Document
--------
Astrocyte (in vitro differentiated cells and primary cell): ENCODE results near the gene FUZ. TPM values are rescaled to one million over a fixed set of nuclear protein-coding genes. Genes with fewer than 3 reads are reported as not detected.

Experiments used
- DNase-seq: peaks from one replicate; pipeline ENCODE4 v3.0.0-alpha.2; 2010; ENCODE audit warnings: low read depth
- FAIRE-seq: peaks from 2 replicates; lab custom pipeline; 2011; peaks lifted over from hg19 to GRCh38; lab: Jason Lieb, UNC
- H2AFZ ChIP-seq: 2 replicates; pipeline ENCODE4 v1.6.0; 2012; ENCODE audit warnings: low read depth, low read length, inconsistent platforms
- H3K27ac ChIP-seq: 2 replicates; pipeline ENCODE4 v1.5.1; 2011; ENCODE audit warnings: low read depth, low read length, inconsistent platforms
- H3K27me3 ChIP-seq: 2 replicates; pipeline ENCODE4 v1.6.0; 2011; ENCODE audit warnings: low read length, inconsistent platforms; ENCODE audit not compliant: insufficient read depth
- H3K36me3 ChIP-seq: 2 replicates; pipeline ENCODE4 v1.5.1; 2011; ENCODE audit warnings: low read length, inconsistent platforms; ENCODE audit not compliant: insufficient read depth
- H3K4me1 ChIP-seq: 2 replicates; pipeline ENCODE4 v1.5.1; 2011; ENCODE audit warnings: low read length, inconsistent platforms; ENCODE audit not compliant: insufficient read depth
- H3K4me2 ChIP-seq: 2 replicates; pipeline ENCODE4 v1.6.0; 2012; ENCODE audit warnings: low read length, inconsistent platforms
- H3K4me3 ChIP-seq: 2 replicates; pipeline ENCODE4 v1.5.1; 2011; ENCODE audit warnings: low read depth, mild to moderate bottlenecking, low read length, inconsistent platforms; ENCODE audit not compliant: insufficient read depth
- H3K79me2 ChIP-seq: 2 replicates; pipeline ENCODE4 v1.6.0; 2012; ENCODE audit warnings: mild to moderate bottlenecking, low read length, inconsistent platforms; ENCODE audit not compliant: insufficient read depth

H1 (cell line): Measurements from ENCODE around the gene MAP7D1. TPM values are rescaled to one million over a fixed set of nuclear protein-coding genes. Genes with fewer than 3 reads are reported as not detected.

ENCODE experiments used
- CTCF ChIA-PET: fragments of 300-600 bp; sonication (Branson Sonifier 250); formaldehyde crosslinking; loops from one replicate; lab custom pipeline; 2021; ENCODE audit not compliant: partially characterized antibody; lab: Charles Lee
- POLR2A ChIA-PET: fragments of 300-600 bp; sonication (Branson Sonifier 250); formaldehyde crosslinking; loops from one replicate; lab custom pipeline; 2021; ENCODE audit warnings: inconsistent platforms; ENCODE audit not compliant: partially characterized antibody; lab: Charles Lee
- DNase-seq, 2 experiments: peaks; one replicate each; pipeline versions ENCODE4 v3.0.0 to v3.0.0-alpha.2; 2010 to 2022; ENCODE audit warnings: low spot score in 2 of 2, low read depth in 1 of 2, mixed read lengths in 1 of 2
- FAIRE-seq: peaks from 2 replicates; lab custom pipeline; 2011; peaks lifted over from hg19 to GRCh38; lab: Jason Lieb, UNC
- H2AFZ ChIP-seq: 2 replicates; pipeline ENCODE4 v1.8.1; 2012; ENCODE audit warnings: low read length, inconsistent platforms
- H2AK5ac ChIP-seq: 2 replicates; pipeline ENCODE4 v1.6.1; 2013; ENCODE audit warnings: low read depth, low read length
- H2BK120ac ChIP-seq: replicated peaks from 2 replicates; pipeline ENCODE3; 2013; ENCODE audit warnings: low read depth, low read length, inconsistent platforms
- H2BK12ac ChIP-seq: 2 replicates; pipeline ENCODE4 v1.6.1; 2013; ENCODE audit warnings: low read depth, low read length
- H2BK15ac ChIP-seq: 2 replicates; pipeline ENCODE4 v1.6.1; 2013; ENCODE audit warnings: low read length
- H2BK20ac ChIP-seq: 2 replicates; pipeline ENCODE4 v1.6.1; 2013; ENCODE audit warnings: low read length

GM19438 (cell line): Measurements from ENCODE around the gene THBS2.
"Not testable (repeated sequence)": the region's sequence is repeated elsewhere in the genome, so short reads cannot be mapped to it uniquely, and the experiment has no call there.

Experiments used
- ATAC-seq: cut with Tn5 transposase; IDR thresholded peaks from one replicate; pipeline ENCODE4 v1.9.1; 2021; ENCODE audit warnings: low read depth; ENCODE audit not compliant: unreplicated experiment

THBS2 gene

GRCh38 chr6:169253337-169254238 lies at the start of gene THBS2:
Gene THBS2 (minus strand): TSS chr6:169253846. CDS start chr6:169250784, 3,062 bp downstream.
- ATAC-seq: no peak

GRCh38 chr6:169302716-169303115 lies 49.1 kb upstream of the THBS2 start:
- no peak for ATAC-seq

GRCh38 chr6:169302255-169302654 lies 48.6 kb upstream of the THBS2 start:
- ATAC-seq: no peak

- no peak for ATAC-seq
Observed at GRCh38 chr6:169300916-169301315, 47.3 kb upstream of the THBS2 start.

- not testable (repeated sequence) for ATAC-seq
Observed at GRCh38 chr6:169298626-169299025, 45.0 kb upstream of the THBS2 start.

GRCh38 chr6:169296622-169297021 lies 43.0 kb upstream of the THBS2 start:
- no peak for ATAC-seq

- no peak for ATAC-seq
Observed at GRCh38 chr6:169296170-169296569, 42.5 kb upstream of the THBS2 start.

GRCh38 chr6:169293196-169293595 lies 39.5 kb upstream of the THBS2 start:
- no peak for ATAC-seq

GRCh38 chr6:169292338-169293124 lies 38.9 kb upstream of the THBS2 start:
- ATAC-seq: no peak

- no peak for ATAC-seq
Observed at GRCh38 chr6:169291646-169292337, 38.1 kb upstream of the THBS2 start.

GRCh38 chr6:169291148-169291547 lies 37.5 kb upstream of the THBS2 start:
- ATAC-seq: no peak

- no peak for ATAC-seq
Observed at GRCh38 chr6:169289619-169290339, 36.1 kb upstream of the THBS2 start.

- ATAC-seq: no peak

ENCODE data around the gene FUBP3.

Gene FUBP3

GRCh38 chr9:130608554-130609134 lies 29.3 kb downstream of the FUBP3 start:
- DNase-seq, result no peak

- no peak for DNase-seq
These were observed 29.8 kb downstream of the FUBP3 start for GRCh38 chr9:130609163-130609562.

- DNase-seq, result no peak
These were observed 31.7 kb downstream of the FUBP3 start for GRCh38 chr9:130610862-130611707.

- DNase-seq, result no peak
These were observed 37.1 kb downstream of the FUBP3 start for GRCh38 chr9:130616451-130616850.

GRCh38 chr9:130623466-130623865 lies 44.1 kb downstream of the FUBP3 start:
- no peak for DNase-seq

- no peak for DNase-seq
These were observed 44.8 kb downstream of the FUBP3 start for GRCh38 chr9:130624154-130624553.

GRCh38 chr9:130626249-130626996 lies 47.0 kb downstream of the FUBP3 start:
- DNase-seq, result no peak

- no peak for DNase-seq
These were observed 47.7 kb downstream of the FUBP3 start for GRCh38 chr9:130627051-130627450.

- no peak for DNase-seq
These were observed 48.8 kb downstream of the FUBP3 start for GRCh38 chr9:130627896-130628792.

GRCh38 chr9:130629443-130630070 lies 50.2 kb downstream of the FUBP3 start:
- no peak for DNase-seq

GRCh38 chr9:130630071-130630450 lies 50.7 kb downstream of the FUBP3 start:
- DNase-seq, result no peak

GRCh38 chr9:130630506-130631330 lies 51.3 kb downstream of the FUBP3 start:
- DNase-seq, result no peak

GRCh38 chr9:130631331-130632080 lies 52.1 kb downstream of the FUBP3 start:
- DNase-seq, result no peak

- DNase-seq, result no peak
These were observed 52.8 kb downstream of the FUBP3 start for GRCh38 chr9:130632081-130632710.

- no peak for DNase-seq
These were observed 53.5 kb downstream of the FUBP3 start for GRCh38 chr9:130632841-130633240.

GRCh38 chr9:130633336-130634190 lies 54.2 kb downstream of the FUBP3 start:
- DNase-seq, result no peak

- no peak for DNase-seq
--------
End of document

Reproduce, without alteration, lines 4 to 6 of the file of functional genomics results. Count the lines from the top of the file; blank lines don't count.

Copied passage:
- FAIRE-seq: peaks from 2 replicates; lab custom pipeline; 2011; peaks lifted over from hg19 to GRCh38; lab: Jason Lieb, UNC
- H2AFZ ChIP-seq: 2 replicates; pipeline ENCODE4 v1.6.0; 2012; ENCODE audit warnings: low read depth, low read length, inconsistent platforms
- H3K27ac ChIP-seq: 2 replicates; pipeline ENCODE4 v1.5.1; 2011; ENCODE audit warnings: low read depth, low read length, inconsistent platforms